By Dr Tiffany Higgo. Teacher. Head of Subject. Short. Blonde. PhD. Boom.
Reviewing student theatre is always a tricky one – one wants to be fair and critical, yet not kill the dreams of young dramatists and inexperienced performers before their careers have even begun! Last weekend, the Wits University Drama Department hosted a variety of work staged by their 4th year directing students. On the Amphitheatre stage, Nuclear – written and directed by Saul Kemack – took full flight.
Nuclear addressed the dark and intense emotional journey of parents dealing with the loss of a child, with the ultimate end in their grieving process culminating in finding a ‘replica’ boy to fill the void left by this devastating loss. Whilst Kemack illustrates some sophisticated nuances in his writing, the script felt a little verbose at times and moving forward, a significant edit of it is probably necessary to fine-tune the nuances and move beyond the sitcom-like one liners that detracted from the poignancy into a script that takes the audience on a dark, painful and disturbing journey of the grieving family. Moments of beauty in both the writing and the acting (such as the bath scene) were seen in the play and these are the sorts of moments that should be expanded and replicated throughout the text.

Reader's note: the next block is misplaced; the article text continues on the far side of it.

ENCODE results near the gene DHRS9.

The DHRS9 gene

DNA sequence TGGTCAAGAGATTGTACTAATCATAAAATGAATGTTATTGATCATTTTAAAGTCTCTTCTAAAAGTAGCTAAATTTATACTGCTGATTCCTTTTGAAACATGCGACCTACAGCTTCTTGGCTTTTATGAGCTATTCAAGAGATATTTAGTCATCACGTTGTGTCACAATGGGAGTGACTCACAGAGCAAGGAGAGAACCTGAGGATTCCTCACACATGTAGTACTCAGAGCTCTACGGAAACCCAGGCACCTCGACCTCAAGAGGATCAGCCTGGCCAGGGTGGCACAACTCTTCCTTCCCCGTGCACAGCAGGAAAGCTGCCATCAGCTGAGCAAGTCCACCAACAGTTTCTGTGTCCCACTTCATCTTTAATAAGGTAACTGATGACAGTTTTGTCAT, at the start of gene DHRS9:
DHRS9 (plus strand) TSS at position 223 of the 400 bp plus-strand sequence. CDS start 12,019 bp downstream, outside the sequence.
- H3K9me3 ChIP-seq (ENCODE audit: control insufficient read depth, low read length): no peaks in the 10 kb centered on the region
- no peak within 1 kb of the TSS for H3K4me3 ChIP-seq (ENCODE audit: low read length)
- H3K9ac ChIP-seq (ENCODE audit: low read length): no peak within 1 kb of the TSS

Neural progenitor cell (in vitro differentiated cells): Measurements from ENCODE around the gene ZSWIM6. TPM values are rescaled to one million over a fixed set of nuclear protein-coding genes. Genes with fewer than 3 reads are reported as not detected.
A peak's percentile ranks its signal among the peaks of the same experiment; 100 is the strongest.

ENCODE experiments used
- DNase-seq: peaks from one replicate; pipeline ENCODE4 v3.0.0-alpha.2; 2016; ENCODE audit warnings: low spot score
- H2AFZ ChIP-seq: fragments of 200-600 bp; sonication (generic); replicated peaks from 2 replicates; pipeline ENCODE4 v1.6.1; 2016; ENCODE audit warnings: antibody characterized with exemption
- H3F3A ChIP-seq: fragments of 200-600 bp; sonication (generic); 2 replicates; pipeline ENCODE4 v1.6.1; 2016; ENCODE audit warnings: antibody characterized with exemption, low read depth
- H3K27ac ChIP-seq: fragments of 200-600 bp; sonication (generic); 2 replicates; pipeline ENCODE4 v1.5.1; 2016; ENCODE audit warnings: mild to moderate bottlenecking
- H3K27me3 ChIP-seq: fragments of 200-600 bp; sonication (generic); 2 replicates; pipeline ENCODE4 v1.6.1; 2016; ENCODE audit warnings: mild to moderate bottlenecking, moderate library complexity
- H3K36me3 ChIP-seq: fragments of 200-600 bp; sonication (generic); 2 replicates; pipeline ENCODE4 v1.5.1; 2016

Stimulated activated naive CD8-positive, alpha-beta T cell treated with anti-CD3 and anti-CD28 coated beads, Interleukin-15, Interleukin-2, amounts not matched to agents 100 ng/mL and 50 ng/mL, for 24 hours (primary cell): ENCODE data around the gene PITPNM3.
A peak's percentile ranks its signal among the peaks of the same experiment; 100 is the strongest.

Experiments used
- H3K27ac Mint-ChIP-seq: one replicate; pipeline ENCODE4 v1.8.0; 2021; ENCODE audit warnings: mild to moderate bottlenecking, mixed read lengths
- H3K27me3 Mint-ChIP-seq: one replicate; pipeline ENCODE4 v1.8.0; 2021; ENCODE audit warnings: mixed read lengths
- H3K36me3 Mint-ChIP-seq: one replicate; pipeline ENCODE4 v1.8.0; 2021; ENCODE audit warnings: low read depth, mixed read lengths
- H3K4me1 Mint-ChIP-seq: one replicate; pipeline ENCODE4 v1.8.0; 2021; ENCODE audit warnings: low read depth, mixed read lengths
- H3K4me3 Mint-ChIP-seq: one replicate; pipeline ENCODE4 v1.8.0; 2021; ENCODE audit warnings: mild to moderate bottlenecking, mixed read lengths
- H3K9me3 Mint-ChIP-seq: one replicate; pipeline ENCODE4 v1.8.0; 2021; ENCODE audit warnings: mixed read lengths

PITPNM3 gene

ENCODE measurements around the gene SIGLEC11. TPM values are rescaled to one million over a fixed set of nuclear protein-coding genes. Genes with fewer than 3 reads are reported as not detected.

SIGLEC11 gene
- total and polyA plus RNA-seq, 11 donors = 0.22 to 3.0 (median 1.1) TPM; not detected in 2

Nuclear allowed young performers a great platform to play with language and create intricate and detailed characters. Clearly, much conversation had been had in relation to character relationships and dynamics, culminating in polished performances all-round. Whilst a talented cast, the standout performance must be that of Damien Wantenaar who started out as somewhat contrived, but moved into illustrating a poignant and mature performance, with the particular highlight being his emotional monologue delivery towards the end of the piece. Megan Miller and Themba Dlamini were thoroughly engaging on stage and will definitely be performers to watch, while the chemistry between Wantenaar and Miller worked beautifully on stage.
Whilst this was not a perfect show and quite definitely a work in progress, the play unquestionably illustrates a talented bunch – undeniably kids to watch out for in the future!